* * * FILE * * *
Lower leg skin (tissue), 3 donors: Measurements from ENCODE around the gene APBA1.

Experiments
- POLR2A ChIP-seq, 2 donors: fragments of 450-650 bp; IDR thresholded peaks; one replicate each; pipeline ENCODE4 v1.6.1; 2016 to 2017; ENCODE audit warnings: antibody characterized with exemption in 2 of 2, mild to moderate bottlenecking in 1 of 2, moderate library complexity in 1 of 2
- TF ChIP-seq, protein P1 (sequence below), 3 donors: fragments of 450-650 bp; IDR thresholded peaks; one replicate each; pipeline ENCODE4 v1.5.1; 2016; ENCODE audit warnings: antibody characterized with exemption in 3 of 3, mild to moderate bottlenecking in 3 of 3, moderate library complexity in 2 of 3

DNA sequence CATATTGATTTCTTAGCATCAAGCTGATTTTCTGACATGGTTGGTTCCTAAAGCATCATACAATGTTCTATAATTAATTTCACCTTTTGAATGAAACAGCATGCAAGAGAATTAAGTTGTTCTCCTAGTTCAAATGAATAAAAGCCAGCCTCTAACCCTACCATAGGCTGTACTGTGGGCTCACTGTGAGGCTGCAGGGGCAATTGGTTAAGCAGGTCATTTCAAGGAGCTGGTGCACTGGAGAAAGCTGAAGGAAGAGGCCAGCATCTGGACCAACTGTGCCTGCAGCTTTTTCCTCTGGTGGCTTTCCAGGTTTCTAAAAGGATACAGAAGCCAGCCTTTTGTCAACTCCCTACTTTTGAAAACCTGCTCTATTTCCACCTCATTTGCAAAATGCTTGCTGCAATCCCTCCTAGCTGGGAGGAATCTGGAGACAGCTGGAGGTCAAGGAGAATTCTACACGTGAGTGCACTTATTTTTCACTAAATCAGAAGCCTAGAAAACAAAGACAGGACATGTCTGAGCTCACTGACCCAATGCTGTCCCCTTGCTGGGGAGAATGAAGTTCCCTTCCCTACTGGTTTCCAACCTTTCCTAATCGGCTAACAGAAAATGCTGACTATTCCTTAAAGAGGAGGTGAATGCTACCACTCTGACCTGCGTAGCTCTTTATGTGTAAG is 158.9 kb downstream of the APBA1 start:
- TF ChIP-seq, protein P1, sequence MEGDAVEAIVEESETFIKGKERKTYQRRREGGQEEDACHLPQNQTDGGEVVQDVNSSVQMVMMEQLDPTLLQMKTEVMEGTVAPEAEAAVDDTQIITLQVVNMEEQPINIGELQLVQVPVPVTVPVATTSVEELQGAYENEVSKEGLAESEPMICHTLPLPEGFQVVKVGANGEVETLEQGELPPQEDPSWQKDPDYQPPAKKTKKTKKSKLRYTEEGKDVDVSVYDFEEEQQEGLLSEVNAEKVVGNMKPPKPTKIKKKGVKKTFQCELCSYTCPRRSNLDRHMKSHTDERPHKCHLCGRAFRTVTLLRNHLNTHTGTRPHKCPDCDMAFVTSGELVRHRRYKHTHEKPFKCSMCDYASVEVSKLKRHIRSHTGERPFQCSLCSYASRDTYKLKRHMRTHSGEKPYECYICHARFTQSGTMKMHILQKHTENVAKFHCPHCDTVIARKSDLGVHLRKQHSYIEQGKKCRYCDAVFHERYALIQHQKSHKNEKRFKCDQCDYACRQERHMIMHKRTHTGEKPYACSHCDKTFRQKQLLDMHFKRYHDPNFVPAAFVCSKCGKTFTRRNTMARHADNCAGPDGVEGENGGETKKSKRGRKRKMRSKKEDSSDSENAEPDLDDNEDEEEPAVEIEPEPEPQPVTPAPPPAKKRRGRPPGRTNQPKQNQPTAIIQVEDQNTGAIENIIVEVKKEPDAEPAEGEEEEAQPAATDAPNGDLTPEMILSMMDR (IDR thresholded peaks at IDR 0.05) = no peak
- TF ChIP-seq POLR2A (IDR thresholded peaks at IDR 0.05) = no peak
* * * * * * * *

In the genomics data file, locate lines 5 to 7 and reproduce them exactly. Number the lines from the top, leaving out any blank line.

DNA sequence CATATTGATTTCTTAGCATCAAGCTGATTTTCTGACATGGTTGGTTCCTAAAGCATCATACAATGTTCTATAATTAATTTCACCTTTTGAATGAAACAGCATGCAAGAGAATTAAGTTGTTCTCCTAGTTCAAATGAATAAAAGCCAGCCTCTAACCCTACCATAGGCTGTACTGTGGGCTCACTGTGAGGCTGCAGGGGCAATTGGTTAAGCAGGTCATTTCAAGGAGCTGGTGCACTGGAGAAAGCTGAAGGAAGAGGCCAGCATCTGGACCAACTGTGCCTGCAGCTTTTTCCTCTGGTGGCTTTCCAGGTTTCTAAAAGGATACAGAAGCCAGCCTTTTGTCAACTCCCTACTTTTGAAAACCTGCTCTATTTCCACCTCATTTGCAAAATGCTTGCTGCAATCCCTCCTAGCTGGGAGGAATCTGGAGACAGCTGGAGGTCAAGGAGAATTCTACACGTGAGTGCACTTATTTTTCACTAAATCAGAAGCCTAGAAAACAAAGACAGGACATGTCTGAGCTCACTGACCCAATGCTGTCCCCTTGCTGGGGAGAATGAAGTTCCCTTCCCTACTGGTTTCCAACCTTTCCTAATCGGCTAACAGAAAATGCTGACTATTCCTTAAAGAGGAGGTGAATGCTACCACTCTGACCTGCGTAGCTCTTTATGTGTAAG is 158.9 kb downstream of the APBA1 start:
- TF ChIP-seq, protein P1, sequence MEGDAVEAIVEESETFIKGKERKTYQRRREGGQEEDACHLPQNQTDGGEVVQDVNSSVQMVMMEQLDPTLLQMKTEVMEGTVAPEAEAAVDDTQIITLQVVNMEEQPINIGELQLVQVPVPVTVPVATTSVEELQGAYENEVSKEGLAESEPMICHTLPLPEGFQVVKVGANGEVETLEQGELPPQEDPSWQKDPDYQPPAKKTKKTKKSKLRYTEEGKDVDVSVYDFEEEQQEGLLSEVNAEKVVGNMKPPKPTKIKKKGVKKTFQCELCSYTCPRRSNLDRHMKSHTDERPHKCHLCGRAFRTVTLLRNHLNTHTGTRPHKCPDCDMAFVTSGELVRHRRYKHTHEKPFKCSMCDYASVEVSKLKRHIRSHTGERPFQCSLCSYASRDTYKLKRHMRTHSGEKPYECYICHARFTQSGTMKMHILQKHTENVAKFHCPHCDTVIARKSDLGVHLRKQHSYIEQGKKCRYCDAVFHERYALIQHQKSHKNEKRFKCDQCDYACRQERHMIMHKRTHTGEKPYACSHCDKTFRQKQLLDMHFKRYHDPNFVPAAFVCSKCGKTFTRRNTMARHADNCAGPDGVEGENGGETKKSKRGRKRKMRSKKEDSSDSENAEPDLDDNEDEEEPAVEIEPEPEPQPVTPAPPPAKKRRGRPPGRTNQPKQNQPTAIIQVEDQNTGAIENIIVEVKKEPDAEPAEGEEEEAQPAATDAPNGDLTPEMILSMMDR (IDR thresholded peaks at IDR 0.05) = no peak
- TF ChIP-seq POLR2A (IDR thresholded peaks at IDR 0.05) = no peak